Later on, in the summer of 2005 as vice president of the Kingman/Golden Valley Association of Realtors, I attended a local 'Brokers Council' meeting. The subject was brought up by some of the brokers in attendance. I made a note and proceded to make a call or two to the other local Assoiations (the aformentioned Lake Havasu group and the Bullhead City/Mohave Valley Association).
Depending on how history views those moments, what came after was plenty of heavy lifting done by many volunteers that continues to this very day. Hopefully history will be kind.
Here is further reading on the subject as I had written about them before on this blog (here and here).
Somehow or another, a new organization was formed and a new service was unveiled. To say the road was well paved and easy to manuever on... would be lying. The founding members faced many obstacles then and there are still plenty of growing pains today.
I stayed on as a director from day one, was officially appointed to the board for a two year term thereafter... a term that expires basically today.
The overall effort is something that I am very proud to have been a part of. It was a fairly large undertaking made by many volunteers working towards the benefit of the whole of three different local Realtor Associations.
Most importantly for me were the friendships that were made through the entire experience. In some cases it was friendship through fire. Many times I wanted to bang the table with my shoe to get a point across. I lost more arguments than I could count (probably a good thing), but always in the end mutual respect found its way. I doubt that I'll know how much impact the experience has had on my life, career, or otherwise until some time passes and the dust clears (and my schedule opens up a little more).
For any WARDEX members that may stumble across this post, yeah -- I know -- things aren't perfect with the service or even the organization, but my time is up so the time -- now -- is yours. Hopefully you will be inclined to help make the organization better as time goes along. A little goes a long way. And if you can't help, that is okay -- just remember that the folks that are serving are doing so on a volunteer basis and do their best for for the whole.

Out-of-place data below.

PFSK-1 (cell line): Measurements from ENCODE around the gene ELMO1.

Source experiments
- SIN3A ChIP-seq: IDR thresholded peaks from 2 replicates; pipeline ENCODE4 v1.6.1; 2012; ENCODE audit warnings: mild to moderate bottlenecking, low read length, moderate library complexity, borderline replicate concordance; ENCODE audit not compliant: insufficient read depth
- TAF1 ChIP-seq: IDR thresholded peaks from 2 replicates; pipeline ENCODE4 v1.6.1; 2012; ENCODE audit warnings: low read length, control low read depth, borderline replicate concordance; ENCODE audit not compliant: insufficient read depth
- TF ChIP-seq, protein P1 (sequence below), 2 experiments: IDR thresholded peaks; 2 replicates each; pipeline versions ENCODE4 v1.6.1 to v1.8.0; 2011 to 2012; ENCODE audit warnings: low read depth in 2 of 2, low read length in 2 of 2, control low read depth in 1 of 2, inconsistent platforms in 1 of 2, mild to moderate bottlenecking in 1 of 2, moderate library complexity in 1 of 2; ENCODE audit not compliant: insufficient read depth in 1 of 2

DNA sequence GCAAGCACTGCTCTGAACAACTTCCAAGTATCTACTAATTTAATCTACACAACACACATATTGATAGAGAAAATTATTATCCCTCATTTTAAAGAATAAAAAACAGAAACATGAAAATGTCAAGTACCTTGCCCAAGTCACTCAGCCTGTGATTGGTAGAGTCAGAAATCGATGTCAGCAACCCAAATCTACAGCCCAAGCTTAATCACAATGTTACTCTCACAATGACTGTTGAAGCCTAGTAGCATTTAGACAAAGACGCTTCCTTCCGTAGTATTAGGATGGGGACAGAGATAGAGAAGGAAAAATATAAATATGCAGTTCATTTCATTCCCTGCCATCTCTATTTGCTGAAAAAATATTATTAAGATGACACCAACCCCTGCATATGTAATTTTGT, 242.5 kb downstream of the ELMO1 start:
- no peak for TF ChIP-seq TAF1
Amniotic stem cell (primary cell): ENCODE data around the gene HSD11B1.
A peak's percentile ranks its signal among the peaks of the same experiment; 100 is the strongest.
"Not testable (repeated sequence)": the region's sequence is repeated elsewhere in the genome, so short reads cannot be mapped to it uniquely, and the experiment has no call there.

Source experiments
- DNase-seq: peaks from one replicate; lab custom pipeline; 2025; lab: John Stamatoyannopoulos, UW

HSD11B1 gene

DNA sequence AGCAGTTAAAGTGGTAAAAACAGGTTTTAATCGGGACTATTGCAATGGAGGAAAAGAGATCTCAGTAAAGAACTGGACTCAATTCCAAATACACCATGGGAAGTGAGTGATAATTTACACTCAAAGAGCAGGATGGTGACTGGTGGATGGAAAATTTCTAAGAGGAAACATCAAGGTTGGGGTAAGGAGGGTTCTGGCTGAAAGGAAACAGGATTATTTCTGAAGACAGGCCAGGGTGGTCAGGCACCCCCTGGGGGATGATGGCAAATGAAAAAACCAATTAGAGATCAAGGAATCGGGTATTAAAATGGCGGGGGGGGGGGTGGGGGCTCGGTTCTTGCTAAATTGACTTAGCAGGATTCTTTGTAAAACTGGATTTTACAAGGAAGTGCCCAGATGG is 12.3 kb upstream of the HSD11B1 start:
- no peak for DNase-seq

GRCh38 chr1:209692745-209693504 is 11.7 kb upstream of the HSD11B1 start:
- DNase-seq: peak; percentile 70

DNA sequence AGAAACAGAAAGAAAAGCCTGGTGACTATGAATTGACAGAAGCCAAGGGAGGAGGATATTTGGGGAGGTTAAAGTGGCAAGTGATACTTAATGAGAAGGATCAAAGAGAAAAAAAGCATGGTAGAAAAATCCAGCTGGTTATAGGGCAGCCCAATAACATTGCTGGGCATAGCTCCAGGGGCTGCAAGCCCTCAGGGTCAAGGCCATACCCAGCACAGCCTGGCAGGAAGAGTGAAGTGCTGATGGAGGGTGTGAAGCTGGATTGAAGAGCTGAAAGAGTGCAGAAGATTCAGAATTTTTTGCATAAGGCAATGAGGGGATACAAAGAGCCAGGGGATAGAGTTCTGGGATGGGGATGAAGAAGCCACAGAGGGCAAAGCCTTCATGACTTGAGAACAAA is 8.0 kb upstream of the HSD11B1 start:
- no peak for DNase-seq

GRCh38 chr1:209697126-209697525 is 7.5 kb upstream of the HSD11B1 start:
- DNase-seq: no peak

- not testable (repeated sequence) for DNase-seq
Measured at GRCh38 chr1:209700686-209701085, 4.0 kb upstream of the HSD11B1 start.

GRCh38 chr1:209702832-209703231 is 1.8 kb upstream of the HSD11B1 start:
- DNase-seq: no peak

I was going to post the names of the many that have helped over the years, but I worry that I will leave someone important out. So I'll simply say that I've enjoyed the spirit and the commraderie through it all.
For those that continue to serve, and those that are now coming on to fill the vacant seats, I wish you all good fortune and my gratitude for the time and service to all the members. May you continue with beneficial progress on a long and winding sojurn.
I'll go out on a limb and say the last dude on the list has as good of a chance to be appointed (to Kingman Planning and Zoning Commission) as Ralph Nader did to win the election for president of the United States a week ago.
Well this morning I received a phone call from P&Z Commission Member Allen Mossberg informing me that I was appointed to the Kingman Planning and Zoning Commission by the City Council. After checking my email this morning I find that MOCO commenter Loyd had left me a message of congratulations for the appointment. I didn't think that I would be considered after the last P&Z meeting when they made their recommendations and left me off that list.
Hey, I'm honored and humbled.